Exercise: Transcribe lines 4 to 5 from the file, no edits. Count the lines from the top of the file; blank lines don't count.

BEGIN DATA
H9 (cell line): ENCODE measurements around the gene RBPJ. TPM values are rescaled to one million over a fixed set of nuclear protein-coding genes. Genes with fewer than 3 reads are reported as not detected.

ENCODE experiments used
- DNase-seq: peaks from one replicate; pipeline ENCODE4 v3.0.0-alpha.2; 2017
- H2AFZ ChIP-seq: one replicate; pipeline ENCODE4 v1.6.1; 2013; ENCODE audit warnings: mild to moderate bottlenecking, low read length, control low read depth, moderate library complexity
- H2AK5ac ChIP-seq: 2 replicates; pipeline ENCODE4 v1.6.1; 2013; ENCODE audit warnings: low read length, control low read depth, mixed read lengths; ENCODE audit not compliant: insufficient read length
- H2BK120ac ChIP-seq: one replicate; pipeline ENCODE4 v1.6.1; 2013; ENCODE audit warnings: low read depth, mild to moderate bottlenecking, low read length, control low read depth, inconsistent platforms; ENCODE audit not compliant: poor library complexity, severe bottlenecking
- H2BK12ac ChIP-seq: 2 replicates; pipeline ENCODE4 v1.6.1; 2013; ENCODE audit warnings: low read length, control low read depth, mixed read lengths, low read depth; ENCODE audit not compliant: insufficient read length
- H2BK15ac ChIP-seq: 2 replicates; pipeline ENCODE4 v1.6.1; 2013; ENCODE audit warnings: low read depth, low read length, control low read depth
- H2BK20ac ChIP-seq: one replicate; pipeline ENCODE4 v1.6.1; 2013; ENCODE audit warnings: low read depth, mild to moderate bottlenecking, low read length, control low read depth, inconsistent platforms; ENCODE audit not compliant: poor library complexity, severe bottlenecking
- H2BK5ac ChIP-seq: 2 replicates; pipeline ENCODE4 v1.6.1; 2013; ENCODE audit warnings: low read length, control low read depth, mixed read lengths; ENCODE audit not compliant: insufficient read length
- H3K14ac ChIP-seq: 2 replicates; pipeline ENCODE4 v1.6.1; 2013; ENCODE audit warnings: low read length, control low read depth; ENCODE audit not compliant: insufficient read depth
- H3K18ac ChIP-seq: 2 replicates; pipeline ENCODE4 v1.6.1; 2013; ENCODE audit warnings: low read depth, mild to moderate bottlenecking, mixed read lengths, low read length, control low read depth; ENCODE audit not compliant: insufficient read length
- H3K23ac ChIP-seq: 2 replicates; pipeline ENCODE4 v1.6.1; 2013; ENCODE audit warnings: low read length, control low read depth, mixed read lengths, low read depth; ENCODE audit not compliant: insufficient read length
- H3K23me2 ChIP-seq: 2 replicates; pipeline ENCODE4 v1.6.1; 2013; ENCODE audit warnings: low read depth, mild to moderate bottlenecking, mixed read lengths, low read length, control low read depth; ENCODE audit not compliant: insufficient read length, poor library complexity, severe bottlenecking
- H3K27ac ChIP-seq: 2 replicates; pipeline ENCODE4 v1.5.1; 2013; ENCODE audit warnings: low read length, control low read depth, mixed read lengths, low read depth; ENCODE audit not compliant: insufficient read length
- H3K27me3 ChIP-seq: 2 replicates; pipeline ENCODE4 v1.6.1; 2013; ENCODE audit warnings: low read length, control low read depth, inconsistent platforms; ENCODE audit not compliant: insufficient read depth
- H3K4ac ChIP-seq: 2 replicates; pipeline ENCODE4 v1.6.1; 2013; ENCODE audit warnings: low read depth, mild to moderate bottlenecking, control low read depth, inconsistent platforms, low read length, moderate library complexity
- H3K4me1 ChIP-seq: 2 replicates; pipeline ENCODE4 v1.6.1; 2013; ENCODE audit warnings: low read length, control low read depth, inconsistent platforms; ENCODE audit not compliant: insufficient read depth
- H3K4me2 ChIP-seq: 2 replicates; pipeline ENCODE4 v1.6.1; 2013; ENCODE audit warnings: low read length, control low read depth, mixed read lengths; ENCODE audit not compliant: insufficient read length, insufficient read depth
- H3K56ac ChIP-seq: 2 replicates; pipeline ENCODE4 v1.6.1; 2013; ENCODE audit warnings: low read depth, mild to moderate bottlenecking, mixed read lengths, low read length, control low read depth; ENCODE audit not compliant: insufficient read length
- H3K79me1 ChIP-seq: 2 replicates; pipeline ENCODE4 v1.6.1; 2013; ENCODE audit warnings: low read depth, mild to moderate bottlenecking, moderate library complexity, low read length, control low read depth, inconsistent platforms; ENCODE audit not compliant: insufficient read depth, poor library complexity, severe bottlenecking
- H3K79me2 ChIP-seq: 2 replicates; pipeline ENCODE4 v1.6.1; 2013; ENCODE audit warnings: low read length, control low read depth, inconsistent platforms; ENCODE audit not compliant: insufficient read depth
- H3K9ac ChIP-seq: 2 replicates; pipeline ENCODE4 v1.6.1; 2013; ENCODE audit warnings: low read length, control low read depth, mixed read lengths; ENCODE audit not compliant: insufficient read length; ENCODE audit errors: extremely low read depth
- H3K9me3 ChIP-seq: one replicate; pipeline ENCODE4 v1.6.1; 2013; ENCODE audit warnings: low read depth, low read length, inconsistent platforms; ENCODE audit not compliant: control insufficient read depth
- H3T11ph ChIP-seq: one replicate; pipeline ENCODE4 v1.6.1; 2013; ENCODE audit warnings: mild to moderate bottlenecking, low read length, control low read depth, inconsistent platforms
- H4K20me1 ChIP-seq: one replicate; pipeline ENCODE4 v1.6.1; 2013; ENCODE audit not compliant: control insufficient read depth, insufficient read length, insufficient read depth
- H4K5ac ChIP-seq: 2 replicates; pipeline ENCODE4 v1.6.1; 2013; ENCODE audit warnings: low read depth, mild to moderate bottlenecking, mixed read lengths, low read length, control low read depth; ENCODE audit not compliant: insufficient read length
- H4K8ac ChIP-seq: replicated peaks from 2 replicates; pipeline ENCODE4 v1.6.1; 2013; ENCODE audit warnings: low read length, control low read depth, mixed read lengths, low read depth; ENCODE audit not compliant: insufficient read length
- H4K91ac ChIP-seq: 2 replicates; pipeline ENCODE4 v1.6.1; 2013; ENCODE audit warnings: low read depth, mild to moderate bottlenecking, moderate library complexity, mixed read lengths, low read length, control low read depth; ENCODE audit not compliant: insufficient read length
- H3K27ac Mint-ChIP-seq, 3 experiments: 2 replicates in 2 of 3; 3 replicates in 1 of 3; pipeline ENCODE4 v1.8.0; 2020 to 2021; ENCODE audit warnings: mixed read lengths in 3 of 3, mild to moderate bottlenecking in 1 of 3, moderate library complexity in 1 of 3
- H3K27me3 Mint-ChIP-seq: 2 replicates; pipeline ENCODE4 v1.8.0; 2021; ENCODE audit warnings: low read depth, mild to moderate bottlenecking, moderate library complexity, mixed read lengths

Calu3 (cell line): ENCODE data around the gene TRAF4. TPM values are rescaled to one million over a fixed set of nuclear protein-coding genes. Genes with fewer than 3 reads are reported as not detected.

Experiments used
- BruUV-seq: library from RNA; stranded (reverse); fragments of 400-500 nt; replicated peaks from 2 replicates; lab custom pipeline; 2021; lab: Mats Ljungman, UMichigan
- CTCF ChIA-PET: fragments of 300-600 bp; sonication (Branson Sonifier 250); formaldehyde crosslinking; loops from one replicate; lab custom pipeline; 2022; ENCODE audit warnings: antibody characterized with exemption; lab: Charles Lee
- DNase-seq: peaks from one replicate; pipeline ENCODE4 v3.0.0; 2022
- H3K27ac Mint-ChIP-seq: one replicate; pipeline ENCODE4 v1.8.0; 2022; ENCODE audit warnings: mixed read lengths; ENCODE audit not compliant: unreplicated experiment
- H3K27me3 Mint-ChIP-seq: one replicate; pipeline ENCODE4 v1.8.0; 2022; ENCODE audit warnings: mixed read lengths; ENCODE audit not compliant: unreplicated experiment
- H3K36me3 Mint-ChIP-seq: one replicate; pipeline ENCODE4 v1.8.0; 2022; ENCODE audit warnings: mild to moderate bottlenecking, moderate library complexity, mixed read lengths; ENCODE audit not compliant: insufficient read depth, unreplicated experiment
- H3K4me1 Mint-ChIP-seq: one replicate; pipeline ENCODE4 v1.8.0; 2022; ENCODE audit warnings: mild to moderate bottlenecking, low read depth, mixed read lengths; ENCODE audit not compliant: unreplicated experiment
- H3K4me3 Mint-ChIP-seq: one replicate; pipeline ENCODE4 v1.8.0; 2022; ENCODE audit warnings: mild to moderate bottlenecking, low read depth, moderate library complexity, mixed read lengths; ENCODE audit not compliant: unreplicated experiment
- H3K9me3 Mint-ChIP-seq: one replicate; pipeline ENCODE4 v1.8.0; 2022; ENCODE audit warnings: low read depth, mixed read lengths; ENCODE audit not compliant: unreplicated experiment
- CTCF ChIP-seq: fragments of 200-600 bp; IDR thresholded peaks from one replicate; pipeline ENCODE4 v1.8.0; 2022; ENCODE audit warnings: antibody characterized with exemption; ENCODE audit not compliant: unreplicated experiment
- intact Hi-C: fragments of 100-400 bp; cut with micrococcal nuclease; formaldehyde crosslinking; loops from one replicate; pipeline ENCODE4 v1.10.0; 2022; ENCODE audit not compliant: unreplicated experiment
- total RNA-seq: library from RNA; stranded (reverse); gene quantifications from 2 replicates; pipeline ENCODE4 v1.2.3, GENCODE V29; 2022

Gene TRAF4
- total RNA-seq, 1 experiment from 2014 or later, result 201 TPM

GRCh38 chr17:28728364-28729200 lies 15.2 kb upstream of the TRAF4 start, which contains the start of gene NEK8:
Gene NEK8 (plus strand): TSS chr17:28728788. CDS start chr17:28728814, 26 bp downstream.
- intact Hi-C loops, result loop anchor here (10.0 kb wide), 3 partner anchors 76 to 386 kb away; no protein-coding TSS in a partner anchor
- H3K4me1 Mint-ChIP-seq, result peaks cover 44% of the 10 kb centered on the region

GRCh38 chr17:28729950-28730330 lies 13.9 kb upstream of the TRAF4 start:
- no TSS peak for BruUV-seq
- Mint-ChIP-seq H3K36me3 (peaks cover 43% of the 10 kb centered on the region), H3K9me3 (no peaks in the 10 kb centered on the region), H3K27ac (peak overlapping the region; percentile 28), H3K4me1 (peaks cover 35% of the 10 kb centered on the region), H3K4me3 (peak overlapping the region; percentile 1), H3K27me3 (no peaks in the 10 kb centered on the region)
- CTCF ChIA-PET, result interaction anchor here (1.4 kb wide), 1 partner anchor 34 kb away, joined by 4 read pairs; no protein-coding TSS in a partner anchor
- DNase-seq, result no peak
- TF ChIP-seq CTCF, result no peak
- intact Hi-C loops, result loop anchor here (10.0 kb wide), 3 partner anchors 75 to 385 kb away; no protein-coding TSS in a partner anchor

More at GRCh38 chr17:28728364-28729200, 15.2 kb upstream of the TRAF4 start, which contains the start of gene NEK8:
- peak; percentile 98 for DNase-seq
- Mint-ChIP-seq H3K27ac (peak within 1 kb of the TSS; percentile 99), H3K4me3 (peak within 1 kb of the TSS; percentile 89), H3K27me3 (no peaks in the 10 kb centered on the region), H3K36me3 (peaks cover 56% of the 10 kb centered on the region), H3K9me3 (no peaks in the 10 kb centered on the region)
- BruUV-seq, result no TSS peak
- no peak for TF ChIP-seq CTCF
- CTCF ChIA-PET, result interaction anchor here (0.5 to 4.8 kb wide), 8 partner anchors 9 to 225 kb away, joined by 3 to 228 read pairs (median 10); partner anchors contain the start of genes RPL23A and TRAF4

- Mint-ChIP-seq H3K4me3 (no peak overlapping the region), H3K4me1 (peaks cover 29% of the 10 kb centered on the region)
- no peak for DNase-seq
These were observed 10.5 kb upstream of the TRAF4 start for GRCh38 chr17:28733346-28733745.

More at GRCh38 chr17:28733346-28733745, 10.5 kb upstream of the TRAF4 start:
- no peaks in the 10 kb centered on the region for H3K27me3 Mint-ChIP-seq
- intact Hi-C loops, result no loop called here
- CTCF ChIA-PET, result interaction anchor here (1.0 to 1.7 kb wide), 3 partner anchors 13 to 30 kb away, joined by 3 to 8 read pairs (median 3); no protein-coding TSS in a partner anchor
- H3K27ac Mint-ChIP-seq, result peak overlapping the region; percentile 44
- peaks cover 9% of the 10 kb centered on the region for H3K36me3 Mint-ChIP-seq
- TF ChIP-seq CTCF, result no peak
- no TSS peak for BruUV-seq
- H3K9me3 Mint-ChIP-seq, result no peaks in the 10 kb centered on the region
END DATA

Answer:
- H2AFZ ChIP-seq: one replicate; pipeline ENCODE4 v1.6.1; 2013; ENCODE audit warnings: mild to moderate bottlenecking, low read length, control low read depth, moderate library complexity
- H2AK5ac ChIP-seq: 2 replicates; pipeline ENCODE4 v1.6.1; 2013; ENCODE audit warnings: low read length, control low read depth, mixed read lengths; ENCODE audit not compliant: insufficient read length